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Gold price could drop through the summer but will end the year around $2,500 – Capitalight’s Chantelle Schieven

The gold market is seeing solid selling pressure after failing to hold its ground at $2,400 an ounce. Although the market has room to fall lower during the summer, one market analyst says that the precious metal remains in a solid position to rally by year-end.

In an interview with Kitco News, Chantell Schieven, Head of Research at Capitalight Research, said that not only is gold technically overbought, but it has also started its historical seasonal weak period. In this environment, Schieven noted that she sees gold prices potentially falling back to $2,150 an ounce, representing the March breakout level.

Although Schieven is looking for a correction in gold in the next few months, she remains a long-term bull. She said she is raising her year-end price target to $2,500 an ounce, up from $2,400 an ounce.

The comments come as June gold futures start the week with a more than 2% loss, last trading at $2,349.10 an ounce.

At the start of the year, Schieven was the most bullish analyst who participated in the London Bullion Market Association’s annual price forecast.

“It’s been kind of surprising to see gold take out all these levels, and while I do think it goes higher, I do think we need to see a bit of a pullback,” she said. “I don’t think gold goes all the way back to $2,000 or below, but we could see $2,100 before the end of the summer.”

Schieven said that the most significant reason she has turned near-term cautious on gold is due to shifting interest rate expectations that are supporting higher bond yields and a stronger U.S. dollar. Markets are now pushing back the start of the Federal Reserve’s easing cycle until after the summer.

According to the CME FedWatch Tool, markets see less than 20% chance of a rate cut in June. At the same time, the chance of a rate cut in July has dropped below 50%.

“Gold has broken a bit away from its fundamental drivers, and I think we are starting to see these drivers come back into focus, which can be negative for gold,” she said.

However, Schieven added that the gold market has become significantly more nuanced than just following bond yields and the U.S. dollar. Although the Federal Reserve is not expected to cut rates during the summer, it’s unlikely to raise interest rates.

“The Federal Reserve will eventually cut rates this year. I expect to see them cut rates after the 2024 election, and that is when we will see gold prices climb higher and push towards $2,500 an ounce. The summer lows could prove to be a good time to buy for long-term investors.”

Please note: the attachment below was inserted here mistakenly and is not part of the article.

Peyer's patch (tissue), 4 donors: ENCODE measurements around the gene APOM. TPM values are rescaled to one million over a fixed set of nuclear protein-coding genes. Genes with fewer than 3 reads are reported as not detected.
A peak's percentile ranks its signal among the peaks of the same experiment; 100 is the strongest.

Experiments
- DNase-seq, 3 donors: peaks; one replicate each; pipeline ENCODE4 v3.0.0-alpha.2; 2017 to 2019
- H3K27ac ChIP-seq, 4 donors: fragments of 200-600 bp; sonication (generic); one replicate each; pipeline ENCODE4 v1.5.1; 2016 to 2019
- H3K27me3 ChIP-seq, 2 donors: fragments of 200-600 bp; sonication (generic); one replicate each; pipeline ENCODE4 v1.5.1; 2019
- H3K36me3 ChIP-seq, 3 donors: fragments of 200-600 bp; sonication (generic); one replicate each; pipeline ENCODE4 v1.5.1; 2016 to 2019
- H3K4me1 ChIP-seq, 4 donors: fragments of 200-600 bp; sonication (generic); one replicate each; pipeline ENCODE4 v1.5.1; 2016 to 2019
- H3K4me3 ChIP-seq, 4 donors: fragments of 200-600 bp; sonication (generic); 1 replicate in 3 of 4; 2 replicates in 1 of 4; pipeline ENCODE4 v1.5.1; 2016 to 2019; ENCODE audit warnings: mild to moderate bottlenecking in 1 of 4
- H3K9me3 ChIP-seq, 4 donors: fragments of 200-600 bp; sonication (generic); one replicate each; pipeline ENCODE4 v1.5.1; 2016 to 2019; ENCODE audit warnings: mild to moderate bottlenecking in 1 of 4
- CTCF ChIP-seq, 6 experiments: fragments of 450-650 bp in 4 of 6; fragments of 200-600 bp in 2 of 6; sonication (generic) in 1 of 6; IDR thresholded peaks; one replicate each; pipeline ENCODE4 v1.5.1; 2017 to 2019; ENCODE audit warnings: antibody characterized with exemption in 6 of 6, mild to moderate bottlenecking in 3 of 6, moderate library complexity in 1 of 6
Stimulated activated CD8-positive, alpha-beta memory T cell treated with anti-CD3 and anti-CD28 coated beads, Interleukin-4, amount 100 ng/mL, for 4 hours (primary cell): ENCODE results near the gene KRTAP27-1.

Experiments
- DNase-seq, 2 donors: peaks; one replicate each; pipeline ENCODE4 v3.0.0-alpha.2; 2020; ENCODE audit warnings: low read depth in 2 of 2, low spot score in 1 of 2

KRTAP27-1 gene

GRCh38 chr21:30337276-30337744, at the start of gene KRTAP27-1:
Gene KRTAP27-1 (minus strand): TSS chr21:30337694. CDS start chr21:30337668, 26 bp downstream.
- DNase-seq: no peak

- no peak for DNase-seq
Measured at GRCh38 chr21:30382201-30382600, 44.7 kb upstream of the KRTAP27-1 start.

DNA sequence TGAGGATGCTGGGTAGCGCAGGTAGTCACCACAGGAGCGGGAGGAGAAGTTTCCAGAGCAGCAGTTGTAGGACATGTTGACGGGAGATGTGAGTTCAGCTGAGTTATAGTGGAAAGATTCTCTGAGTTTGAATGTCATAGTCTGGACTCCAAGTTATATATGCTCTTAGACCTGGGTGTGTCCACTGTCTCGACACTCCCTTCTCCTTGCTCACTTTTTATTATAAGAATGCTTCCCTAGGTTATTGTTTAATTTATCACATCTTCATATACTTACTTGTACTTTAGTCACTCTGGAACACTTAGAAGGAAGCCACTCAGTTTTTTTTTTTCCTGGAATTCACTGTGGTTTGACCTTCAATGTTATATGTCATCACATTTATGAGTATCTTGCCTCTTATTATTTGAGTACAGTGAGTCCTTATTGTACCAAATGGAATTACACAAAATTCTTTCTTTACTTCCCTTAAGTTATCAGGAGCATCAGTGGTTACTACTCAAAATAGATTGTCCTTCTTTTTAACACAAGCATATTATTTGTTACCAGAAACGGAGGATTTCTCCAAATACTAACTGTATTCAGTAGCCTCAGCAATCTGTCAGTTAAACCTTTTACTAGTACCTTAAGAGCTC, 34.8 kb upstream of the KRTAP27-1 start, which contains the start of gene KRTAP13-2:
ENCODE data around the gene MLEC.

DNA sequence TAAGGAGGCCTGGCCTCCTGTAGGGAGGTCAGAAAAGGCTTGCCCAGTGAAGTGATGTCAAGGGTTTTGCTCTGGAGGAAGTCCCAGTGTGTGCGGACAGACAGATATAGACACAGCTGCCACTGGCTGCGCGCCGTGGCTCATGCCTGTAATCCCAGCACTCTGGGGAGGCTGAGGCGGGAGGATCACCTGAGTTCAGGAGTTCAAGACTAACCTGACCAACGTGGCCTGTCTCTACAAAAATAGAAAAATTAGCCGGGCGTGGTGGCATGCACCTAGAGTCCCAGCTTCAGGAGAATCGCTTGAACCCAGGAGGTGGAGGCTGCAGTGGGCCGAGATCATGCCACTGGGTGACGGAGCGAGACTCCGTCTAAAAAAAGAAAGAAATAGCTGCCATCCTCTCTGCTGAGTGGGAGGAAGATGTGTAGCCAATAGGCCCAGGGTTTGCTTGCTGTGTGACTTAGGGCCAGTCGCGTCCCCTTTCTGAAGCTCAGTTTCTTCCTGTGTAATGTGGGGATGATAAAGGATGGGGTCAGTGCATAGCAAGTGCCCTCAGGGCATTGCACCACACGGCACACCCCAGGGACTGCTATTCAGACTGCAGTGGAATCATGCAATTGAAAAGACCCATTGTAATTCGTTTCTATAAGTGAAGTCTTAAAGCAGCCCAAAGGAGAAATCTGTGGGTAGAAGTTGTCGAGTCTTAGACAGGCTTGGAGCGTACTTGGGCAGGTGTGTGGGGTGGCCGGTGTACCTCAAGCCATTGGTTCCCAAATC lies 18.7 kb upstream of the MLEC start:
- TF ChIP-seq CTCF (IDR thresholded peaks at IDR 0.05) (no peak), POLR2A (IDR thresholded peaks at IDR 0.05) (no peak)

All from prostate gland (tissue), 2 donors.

At the same time, Schieven said that she expects inflation to play a more critical role in gold’s price action. She pointed out that with the Federal Reserve holding firm on its monetary policy, higher interest rates mean that real rates will rise, lowering gold’s opportunity costs as a non-yielding asset.

“Ultimately, the Fed, even with their hawkish comments, continue to leave themselves room to lower interest rates,” she said. “They will be lowering interest rates even as inflation remains stubbornly above the 2% target. The Federal Reserve can’t afford to maintain higher interest rates because of rising debt levels.”

Looking beyond U.S. monetary policy, Schieven said that she expects gold to remain an attractive safe-haven asset. Although the global economy has seen relatively better-than-expected growth so far this year, Schieven said she has not entirely dismissed the threat of a recession.

She added that rising U.S. debt will strangle economic growth as more money is thrown at just servicing its debt. In March, economists at Bank of America noted that U.S. national debt is rising by $1 trillion every 100 days. Schieven pointed out that this is a significant reason why central banks will continue to buy gold.

“Nobody wants our debt right now,” she said. “As the debt grows, it’s not surprising that central banks want fewer U.S. dollars and want to diversify their holdings.”

Finally, Schieven said that U.S. geopolitical instability as the 2024 election draws closer will also provide new support for gold.

“I don’t really know how to put this, but neither choice is that great. No matter who gets elected, deficits will still rise, and the U.S. dollar will still be devalued,” she said. “Those things are not good for the U.S., but they are certainly good for gold.”

Looking through higher volatility this year, Schieven said that gold remains in a long-term uptrend. She pointed out that during the 1970s, higher inflation, economic uncertainty, and geopolitical turmoil caused gold prices to double.

While that might be an unlikely scenario today, Schieven said that it is not out of the question.

“We do not think it is out of line to look for a $3300+ gold price over the next 5-6 years,” Schieven wrote in a recent report.

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Source: Neils Christensen Kitco